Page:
Delays Could Free Golden Dawn Suspects

Golden Dawn MPs could be released from detention because Parliament has been slow to lift the immunity of others.

ATHENS – Delays by Greek lawmakers in lifting the immunity of MPs from the ultra far-right Golden Dawn charged with an array of crimes could lead to the party’s hierarchy being released from detention before being tried on charges of running a criminal gang.

The warning came from magistrates overseeing the investigation into alleged illegal activities of the party, whose hierarchy is charged with running a criminal organization.

In their note to MPs, magistrates Ioanna Klapa and Maria Dimitropoulou said that the case files have not yet been closed and the maximum time some of suspects can be held in custody will expire before their court dates are set and they would have to be released until coming to trial.

Klapa and Dimitropoulou said delays in lifting Golden Dawn MPs’ parliamentary immunity are hampering the progress of the investigation.

On April 2, Parliament voted to lift the immunity of another four Golden Dawn MPs on charges of setting up a criminal organization.

This brought the total number of neo-Nazi MPs facing prosecution on charges of setting up a criminal investigation to 13, six of whom are in jail, including party leader Nikos Michaloliakos. His wife, Eleni Zaroulia, also an MP, is one of those charged.

Besides the major charge, the Golden Dawn MP’s facing other accusations of wrongdoing have to have their immunity lifted in every instance or they can’t be prosecuted. Members of Parliament are untouchable for virtually any crime unless their protection is lifted.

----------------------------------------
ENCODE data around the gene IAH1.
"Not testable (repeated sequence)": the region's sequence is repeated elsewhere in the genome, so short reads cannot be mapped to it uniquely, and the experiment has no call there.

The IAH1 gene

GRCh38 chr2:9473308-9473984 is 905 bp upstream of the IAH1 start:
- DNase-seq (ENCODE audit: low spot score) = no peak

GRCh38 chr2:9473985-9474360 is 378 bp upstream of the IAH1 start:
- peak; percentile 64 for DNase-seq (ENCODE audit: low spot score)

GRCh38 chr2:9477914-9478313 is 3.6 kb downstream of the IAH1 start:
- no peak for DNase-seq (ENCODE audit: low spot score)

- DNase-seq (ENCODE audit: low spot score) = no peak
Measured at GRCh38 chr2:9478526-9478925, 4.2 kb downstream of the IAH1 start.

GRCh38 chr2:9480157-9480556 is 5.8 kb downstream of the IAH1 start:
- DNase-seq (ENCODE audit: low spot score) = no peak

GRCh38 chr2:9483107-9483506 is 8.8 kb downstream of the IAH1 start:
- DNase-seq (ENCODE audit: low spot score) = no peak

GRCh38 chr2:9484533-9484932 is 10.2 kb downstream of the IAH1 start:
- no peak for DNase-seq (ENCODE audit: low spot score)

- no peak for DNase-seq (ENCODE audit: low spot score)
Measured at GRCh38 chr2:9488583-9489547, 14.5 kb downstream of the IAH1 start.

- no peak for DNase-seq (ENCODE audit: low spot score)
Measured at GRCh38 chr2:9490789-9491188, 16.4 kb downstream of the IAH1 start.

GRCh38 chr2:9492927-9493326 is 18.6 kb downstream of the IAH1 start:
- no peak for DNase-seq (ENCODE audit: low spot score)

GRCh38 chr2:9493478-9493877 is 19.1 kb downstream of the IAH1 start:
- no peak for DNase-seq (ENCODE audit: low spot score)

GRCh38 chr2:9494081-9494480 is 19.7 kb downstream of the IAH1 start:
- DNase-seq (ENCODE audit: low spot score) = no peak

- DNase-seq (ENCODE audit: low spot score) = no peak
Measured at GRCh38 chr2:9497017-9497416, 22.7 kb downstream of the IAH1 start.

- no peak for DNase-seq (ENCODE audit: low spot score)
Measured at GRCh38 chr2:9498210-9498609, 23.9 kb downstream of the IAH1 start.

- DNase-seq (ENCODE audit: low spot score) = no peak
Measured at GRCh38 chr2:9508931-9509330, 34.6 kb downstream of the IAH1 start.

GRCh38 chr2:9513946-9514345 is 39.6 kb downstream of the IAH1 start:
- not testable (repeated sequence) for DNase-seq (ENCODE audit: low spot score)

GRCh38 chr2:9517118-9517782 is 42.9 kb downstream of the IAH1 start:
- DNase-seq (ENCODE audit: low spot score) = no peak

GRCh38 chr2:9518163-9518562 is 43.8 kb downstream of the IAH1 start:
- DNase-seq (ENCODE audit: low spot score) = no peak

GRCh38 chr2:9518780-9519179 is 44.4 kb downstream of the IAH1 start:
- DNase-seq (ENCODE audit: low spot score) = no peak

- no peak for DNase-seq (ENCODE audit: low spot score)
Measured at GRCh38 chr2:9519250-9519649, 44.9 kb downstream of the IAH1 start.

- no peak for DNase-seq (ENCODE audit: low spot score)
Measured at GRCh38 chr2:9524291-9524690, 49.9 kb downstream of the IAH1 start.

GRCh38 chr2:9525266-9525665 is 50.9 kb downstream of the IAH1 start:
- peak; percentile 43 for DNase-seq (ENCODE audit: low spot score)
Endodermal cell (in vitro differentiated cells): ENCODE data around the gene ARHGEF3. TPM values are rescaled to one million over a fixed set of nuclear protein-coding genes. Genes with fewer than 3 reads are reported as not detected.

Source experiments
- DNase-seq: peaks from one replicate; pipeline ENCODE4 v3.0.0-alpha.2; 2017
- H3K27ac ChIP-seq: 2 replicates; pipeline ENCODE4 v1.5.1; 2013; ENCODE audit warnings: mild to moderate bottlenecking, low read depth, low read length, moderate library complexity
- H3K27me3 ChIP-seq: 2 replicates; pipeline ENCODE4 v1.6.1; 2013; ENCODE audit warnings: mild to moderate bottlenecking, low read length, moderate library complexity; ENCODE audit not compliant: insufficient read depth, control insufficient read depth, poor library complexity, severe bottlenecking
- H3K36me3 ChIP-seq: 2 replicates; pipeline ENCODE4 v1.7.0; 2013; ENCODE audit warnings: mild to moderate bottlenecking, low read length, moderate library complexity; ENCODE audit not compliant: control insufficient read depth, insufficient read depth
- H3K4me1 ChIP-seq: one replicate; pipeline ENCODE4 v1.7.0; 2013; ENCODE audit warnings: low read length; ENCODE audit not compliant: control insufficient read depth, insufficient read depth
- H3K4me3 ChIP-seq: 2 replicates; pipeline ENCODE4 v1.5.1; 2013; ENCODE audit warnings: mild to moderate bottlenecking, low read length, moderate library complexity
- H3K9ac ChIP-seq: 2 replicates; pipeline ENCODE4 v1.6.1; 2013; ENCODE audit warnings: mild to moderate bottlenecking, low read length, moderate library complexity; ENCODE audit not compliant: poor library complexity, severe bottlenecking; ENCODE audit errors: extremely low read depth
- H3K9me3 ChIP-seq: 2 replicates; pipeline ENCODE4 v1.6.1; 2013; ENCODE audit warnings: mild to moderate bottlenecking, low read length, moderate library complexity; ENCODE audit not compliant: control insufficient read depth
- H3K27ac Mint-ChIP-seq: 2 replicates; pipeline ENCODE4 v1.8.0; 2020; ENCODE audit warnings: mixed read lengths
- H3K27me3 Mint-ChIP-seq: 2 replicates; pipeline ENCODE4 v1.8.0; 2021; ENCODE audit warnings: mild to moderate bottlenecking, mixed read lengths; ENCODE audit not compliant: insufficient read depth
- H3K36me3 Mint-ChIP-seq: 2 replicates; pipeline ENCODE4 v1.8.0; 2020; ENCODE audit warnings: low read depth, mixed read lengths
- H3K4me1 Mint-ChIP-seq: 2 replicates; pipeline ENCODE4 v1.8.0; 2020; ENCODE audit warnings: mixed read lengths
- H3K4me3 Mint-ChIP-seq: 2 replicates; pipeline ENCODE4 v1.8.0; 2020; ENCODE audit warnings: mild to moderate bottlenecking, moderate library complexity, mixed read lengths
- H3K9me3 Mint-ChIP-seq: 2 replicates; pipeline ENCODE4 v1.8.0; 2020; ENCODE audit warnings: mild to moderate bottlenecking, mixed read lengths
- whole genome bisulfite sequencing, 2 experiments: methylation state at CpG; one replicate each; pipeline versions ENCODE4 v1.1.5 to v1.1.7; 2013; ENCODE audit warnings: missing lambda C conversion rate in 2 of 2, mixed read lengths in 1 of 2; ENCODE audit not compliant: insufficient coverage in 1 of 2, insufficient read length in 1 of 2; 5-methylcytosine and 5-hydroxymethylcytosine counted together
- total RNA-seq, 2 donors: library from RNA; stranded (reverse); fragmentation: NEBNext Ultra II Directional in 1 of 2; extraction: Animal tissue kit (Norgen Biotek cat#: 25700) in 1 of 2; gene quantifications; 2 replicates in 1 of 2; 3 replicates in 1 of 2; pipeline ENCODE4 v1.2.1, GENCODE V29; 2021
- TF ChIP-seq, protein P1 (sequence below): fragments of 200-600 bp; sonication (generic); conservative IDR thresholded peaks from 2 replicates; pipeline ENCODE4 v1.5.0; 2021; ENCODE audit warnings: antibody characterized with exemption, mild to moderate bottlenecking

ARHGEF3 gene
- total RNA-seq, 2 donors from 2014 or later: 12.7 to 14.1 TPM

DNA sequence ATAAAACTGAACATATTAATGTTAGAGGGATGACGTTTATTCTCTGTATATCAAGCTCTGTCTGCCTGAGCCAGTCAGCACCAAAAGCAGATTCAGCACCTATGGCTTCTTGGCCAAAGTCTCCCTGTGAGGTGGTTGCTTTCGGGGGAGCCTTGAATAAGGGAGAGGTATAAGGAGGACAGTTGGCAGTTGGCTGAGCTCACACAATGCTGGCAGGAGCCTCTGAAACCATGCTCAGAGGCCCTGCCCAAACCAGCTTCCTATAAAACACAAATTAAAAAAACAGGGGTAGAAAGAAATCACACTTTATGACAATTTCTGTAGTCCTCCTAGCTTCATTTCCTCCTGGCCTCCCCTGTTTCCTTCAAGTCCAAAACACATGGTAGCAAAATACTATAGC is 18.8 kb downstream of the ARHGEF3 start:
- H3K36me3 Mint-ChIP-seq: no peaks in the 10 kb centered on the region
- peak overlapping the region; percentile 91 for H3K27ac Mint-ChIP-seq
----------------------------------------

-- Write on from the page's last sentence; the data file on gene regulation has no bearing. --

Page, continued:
Supreme Court prosecutor Efterpi Koutzamani asked Parliament to lift the immunity of Golden Dawn lawmaker Artemis Matthaiopoulos so he can face theft charges in connection with a mugging in central Athens in 2005.

According to the case file submitted by Koutzamani to the House, Matthaiopoulos and several accomplices used threats and violence to steal a bag from a local in the area of the Ancient Agora in August 2005.

Meanwhile, the leader of the ultra-nationalist Popular Orthodox Rally (LAOS) submitted a request to the Supreme Court for an investigation into whether the claims made by ex-cabinet secretary Panayiotis Baltakos in a secretly filmed conversation with Golden Dawn spokesman were true.

Baltakos suggested that the probe into the far-right party had been politically influenced but later said he was lying to Golden Dawn spokesman Ilias Kasidiaris and was working on his own as a secret agent to ferret out information about the party.

But he later also suggested that Prime Minister Antonis Samaras’ New Democracy’s party and the right-wing Independent Greeks, made up of Conservatives outcasts and rejects, should join with Golden Dawn to form an alliance he said could rule Greece for 50 years.